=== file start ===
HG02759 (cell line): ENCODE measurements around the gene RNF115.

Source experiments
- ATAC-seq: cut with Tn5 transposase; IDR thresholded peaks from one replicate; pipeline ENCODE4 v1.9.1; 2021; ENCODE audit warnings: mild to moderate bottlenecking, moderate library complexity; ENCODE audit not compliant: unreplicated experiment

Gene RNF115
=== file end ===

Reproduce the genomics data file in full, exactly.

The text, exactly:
HG02759 (cell line): ENCODE measurements around the gene RNF115.

Source experiments
- ATAC-seq: cut with Tn5 transposase; IDR thresholded peaks from one replicate; pipeline ENCODE4 v1.9.1; 2021; ENCODE audit warnings: mild to moderate bottlenecking, moderate library complexity; ENCODE audit not compliant: unreplicated experiment

Gene RNF115